An Indirect Apple Supplier to Keep On Watch
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Value-focused investors have generally had a positive experience over the past several years in purchasing companies that supply popular electronics manufacturers. Unlike the larger enterprises that they supply – i.e. Apple (NASDAQ: AAPL) – many of these component producers are much smaller and are significantly less followed by institutions. As such, the strategy can often isolate relatively cheap firms that operate in small niches within the vast semiconductor market. One of the most exciting of these picks over the past several years has been compound semiconductor substrate producer AXT Inc. (NASDAQ: AXTI).
Experiencing the two-fold effect of the bursting of the telecom bubble in the early 2000s and troublesome in-house quality control issues in the mid-2000s, AXTI fell from highs in excess of $45/share at the turn of the millennium to sub-$5/share throughout most of the pre-2009 recessionary period. Through strengthening prices in the raw materials used in the production of compound semiconductor substrates, a significant in-house cleanup and rightsizing of operations, and a meaningful level of new business that was acquired, however, AXTI investors enjoyed a near 15x return within the two years ending in January 2011. The strengthening in company performance was fueled by a huge increase in both top line and gross, which expanded by more than 100% and 400% between Q3 2009 and Q2 2011, respectively.
The corporation’s 2012 experience has been less than rosy, however. Driven in part by a significant reliance on several key customers – iPhone/iPad component supplier TriQuint (NASDAQ: TQNT) among them – the corporation has witnessed a significant drop in demand in all three of its key semiconductor markets (gallium arsenide, indium phosphide, and germanium substrates). Revenues of $21.2 million and $23.5 million in the past two quarters were off 21% and 4.5% from the comparable periods in the previous year, and operating margins have tanked as discounts have been used to drive sales volume and relatively low volume has increased SGA expenses as a percentage of sales. Average operating margins in Q4 2011 and Q1 2012 of 15.4%, as a result, were more than 800 basis points lower than the comparable averages in the prior year.
Despite the slip in performance and the meaningful drop in share price, the AXTI investment hypothesis has changed very little. The corporation is not only cheap at current valuations (94% of book), but there are some very attractive extras thrown in:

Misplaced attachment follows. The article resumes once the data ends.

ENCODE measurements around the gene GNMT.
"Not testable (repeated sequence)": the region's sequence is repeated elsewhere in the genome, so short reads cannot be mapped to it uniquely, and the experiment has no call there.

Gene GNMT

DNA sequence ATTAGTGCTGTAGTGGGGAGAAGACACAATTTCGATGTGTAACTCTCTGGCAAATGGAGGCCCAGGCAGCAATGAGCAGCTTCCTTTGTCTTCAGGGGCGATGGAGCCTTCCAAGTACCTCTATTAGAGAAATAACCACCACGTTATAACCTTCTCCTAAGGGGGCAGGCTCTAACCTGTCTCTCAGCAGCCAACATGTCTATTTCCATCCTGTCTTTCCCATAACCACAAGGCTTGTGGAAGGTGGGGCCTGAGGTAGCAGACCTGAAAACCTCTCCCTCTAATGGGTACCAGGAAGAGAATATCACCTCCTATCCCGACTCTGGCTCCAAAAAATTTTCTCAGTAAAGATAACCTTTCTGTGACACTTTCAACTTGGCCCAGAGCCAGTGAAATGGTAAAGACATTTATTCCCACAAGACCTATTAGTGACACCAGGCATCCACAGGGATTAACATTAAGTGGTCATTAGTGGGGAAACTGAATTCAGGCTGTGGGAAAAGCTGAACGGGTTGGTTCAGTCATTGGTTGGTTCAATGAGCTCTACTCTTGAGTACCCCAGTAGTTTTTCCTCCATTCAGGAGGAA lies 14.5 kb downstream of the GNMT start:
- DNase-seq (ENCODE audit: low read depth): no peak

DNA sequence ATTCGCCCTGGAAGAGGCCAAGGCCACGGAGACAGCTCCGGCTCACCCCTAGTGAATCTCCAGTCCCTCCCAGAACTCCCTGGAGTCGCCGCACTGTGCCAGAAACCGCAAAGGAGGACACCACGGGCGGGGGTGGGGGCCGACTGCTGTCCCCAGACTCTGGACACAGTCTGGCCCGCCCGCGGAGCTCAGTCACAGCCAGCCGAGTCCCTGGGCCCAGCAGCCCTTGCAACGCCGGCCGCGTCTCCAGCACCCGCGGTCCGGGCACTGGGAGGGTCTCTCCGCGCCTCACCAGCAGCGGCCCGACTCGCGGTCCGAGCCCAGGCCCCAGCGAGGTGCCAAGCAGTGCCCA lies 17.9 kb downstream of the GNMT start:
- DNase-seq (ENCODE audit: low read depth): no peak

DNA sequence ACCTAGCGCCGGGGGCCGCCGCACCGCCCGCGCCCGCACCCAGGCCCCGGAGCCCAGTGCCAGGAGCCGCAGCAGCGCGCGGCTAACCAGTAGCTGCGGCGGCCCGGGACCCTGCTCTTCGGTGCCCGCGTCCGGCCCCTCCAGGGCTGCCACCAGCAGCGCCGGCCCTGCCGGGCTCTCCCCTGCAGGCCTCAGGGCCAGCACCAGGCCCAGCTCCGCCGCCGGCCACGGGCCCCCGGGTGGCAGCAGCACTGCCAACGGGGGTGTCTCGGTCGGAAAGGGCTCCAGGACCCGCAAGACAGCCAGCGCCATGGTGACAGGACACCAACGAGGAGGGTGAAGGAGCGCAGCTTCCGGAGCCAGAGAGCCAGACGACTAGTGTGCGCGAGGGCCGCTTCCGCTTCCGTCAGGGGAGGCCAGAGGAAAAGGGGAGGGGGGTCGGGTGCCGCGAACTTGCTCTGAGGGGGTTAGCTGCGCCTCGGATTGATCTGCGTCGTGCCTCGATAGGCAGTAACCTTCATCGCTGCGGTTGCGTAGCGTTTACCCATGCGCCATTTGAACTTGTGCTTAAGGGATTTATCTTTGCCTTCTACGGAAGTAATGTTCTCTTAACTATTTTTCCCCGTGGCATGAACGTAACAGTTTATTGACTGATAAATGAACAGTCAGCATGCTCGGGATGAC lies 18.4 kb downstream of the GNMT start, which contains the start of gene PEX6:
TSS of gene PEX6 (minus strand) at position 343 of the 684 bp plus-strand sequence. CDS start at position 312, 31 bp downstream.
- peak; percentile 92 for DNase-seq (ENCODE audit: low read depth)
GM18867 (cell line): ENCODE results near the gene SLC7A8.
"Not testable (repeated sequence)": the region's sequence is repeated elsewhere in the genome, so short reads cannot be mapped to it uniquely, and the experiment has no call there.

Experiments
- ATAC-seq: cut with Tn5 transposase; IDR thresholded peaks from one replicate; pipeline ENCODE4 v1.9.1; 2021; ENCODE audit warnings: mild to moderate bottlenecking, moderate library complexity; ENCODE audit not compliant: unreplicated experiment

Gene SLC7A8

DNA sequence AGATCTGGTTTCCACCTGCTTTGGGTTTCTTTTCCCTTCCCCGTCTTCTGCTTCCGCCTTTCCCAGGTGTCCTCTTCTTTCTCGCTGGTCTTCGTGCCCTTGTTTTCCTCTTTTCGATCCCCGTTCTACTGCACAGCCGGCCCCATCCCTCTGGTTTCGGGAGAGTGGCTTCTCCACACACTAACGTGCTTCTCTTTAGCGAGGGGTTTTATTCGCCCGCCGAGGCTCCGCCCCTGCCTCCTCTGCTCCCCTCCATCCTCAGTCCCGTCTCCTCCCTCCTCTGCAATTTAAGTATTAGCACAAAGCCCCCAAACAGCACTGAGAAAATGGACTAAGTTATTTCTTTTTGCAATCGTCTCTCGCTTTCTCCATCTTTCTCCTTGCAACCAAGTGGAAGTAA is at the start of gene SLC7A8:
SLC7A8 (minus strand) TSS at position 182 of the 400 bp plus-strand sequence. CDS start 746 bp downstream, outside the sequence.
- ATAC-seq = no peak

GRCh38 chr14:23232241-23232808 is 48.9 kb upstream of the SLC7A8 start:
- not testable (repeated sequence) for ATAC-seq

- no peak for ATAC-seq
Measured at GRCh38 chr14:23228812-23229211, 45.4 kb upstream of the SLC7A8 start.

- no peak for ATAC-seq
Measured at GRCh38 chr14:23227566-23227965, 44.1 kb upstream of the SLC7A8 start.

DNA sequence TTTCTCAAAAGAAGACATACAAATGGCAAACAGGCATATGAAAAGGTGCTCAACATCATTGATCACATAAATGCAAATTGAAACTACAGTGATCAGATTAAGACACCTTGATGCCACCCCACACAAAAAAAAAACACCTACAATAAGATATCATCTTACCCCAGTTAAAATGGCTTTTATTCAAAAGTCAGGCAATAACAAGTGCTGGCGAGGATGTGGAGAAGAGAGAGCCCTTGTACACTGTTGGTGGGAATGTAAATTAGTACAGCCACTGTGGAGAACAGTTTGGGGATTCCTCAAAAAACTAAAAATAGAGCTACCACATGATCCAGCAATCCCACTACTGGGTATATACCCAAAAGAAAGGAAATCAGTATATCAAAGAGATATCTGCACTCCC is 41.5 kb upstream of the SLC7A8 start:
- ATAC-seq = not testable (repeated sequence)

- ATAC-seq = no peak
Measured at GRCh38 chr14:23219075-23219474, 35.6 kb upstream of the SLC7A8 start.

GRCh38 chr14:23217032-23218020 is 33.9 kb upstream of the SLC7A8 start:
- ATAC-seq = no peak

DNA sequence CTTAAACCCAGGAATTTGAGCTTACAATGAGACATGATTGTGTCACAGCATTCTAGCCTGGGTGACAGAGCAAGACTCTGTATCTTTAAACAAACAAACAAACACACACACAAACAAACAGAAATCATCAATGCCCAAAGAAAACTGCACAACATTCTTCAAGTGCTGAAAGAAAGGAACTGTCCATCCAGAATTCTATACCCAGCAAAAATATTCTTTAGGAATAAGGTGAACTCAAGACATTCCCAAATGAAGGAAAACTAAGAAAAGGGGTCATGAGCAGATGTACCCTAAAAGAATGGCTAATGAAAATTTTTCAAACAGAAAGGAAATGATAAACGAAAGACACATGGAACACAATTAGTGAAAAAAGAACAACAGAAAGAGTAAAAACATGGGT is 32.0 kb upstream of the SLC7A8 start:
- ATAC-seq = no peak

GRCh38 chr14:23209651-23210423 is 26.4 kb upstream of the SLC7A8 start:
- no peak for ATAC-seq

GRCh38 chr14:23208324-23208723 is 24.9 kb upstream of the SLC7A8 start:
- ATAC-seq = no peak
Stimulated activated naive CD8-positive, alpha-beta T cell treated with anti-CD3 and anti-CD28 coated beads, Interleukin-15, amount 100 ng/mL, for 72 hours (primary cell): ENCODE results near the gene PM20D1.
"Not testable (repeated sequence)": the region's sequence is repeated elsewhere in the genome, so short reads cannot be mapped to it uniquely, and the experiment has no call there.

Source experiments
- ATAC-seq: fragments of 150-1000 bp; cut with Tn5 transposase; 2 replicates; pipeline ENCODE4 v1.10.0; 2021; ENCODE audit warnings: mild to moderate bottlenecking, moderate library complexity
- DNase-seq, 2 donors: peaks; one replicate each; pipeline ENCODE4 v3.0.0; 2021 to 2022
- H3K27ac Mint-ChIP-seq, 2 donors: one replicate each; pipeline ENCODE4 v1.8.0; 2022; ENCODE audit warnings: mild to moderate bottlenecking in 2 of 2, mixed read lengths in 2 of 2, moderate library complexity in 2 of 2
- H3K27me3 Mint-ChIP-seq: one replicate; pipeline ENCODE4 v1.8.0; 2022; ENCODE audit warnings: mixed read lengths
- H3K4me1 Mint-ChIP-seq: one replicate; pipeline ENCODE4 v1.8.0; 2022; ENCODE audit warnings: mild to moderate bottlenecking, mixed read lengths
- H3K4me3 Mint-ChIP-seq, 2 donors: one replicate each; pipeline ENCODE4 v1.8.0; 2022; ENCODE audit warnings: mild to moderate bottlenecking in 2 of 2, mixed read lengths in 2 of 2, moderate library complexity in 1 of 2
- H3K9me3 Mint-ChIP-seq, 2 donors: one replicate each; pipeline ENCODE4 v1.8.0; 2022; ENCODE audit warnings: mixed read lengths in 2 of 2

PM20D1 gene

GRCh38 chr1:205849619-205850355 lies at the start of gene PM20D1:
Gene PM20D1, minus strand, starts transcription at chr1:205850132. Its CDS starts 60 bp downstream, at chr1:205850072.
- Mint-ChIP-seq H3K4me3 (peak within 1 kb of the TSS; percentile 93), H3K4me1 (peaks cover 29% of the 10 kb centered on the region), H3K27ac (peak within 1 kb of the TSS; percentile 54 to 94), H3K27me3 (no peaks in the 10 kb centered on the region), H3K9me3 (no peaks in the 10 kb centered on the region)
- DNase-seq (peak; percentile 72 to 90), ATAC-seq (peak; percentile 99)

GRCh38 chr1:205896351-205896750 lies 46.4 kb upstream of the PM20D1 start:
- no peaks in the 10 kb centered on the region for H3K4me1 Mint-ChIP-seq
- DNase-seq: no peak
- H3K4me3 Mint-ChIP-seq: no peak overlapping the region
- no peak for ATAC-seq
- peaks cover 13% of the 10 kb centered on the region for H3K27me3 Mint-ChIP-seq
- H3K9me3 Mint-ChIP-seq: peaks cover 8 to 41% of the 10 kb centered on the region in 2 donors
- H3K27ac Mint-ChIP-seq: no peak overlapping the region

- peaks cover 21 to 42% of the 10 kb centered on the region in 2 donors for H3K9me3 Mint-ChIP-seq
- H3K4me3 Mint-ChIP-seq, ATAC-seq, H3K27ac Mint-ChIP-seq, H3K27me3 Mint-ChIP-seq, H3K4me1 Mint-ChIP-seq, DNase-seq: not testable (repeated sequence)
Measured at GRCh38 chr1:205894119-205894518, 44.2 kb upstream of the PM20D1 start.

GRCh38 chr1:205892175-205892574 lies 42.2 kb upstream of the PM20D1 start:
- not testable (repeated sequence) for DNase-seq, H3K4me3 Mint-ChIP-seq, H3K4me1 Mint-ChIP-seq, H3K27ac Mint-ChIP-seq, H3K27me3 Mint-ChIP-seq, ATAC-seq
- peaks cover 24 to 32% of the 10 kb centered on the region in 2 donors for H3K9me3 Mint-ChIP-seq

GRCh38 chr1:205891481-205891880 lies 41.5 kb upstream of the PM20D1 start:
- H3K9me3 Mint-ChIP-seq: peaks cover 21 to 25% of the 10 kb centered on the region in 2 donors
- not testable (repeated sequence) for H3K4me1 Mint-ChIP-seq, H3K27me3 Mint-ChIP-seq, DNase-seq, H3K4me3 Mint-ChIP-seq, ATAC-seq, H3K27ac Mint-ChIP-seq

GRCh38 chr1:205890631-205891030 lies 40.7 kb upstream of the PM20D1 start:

- Hidden Value of Joint Ventures: AXTI has made very smart strategic investments in five Chinese raw materials companies. Not only do these JVs grant the corporation continuous access to rare raw materials, but it also allows AXTI to take advantage of favorable pricing terms. Such an arrangement has given AXTI a substantial advantage over the competition in the recent past, and will continue to do so going forward.
- Vertical Integration: The corporation uses its own proprietary vertical gradient freeze (VGF) technique to produce high-quality, lower-cost products than the competition.
Despite these positives that help AXTI stand out among the other smaller players in the semiconductor industry, there is reason to believe that the bottom of the corporation’s recent price downturn has not yet been reached.
- Prices for gallium continue to be soft, and with the relatively strong yen, the corporation will continue to generate less revenue per volume on raw materials for the foreseeable future. Partly fueled by these two drivers, gross margins in the most recent quarter were nearly 1,200 basis points lower than their Q2 2011 highs.
- A significant amount of the stock’s daily trading volume is attributable to its inclusion in the Russell 2000 index. A possible booting from the index may be the result from the corporation’s huge 40+% market valuation drop over the past two months.
- There is a large uncertainty about the corporation’s inclusion in the upcoming Apple iPhone 5. TriQuint, one of AXTI’s largest customers and a provider of components to Apple product assembler Foxconn, has recently provided significantly reduced guidance for the current quarter. Management was rather elusive throughout the conference call, and there is reason to believe that the slip in product demand might be driven by the corporation’s exclusion from the iPhone 5 design. TriQuint does expect performance to return to “normal” levels in the latter half of 2012, which may indicate that the drop in top line is simply due to the reduced demand for the current iPhone generation in anticipation for the upgrade in Q3 of this year.
There are many reasons for the long term-focused investor to be bullish on AXTI, yet uncertainty surrounding its experience over the remainder of 2012 should lead investors to hold off purchases for the time being. Prior to the most recent run-up in price – starting at sub-$3.70/share in November 2011 – the corporation was selling for around 5.2x trailing 12-month earnings, which is close to a 50% discount from today’s valuations. With very few positive catalysts that are expected to boost AXTI stock over the next several quarters, patient investors may very well be rewarded with a further market price drop, which will yield an even more attractive entry point for an AXTI investment.
gibbstom13 has no positions in the stocks mentioned above. The Motley Fool owns shares of Apple and TriQuint Semiconductor. Motley Fool newsletter services recommend Apple. Try any of our Foolish newsletter services free for 30 days. We Fools may not all hold the same opinions, but we all believe that considering a diverse range of insights makes us better investors. The Motley Fool has a disclosure policy. If you have questions about this post or the Fool’s blog network, click here for information.